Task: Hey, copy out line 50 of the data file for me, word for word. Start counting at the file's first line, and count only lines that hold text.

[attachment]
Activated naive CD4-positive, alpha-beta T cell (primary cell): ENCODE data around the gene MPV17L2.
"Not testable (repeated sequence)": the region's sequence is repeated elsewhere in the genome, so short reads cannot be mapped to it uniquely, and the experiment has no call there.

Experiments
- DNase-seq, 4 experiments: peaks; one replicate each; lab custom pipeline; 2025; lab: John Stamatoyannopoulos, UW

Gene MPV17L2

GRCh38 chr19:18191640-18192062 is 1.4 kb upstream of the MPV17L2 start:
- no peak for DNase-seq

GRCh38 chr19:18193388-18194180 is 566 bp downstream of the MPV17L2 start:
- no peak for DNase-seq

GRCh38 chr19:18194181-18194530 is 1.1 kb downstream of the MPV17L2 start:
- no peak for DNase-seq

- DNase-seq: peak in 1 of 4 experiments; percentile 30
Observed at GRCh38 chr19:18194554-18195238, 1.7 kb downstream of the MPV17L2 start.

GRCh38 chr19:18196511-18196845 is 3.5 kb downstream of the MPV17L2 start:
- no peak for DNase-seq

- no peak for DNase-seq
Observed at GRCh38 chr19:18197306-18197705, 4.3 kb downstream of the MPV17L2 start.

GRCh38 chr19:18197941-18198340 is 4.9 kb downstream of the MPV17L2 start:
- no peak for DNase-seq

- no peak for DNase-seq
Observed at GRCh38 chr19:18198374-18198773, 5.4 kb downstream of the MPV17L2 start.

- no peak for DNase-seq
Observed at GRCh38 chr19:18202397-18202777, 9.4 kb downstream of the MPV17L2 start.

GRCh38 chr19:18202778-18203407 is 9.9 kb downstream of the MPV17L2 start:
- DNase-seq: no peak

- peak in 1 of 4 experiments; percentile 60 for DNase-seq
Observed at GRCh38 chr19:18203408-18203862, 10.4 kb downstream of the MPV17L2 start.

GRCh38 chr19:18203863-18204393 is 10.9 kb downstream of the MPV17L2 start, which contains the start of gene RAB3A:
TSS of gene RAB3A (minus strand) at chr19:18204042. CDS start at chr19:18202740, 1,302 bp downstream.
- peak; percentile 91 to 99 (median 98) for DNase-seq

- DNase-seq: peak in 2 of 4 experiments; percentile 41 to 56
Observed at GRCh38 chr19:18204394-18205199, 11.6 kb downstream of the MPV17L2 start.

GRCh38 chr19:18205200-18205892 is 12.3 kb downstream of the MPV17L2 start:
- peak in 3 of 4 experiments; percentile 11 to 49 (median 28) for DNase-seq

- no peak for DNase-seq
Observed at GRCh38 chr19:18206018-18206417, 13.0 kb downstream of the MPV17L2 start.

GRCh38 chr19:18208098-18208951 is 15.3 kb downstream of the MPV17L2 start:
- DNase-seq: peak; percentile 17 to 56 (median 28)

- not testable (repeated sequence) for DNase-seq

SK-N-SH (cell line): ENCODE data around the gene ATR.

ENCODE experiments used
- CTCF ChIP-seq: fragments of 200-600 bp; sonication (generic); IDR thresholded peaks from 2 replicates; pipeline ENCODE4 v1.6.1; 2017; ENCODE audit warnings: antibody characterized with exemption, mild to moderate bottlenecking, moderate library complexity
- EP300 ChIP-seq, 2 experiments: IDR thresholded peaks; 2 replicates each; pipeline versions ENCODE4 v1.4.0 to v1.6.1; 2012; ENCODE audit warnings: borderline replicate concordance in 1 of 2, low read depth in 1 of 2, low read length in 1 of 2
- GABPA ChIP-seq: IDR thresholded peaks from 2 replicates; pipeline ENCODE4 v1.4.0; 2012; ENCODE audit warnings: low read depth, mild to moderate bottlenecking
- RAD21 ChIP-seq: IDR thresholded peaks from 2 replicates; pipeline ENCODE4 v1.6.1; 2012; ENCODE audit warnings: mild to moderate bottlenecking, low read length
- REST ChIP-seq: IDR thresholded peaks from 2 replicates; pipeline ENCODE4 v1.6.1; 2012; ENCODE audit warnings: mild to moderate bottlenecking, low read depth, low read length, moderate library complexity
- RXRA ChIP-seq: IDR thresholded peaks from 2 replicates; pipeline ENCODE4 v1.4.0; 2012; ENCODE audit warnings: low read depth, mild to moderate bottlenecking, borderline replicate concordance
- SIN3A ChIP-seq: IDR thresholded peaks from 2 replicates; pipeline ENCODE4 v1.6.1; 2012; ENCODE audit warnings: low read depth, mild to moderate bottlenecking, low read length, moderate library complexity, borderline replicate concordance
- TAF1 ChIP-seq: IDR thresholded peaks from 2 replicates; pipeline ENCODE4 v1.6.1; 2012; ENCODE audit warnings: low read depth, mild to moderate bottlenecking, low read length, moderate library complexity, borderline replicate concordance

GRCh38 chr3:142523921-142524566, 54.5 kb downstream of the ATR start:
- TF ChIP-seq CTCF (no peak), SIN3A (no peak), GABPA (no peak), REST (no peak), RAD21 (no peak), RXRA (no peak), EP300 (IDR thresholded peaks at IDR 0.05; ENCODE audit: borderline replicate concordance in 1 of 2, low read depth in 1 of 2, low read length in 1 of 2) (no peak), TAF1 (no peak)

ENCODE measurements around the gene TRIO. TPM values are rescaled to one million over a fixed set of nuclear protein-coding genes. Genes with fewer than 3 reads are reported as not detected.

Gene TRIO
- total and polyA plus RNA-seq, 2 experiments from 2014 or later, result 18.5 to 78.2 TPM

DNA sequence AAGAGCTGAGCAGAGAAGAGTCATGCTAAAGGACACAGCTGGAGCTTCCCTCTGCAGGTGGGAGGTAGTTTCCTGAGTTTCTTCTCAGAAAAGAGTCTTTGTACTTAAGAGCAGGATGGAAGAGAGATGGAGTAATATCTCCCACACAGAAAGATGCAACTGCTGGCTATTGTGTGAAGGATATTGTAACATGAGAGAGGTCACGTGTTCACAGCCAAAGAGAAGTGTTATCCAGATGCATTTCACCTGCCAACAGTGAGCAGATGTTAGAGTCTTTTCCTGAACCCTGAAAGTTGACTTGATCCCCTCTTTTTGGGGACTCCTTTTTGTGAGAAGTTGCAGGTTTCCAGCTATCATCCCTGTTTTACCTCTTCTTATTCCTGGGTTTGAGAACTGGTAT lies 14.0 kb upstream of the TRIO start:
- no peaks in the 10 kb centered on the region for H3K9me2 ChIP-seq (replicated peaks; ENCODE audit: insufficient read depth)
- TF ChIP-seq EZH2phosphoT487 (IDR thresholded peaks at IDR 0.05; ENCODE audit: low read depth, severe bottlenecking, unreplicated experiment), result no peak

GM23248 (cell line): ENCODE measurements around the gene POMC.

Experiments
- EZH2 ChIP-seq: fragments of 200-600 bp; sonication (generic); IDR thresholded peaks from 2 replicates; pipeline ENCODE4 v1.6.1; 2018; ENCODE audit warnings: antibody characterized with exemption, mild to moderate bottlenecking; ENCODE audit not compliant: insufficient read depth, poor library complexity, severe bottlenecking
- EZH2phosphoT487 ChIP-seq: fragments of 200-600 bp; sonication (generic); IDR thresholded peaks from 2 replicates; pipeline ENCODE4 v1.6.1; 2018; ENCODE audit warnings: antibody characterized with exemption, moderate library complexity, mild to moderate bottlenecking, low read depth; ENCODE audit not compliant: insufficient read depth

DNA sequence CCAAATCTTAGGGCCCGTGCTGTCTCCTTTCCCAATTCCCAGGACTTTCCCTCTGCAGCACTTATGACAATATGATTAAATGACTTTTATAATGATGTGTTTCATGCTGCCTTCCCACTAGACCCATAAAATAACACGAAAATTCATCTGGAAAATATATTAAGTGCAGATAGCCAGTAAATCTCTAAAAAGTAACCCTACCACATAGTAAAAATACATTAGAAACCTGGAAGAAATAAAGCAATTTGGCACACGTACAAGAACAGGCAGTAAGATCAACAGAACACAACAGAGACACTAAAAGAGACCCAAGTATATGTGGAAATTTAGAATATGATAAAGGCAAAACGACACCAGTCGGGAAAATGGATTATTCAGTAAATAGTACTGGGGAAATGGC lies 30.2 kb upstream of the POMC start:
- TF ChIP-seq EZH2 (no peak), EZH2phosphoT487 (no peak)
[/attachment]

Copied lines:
GRCh38 chr3:142523921-142524566, 54.5 kb downstream of the ATR start: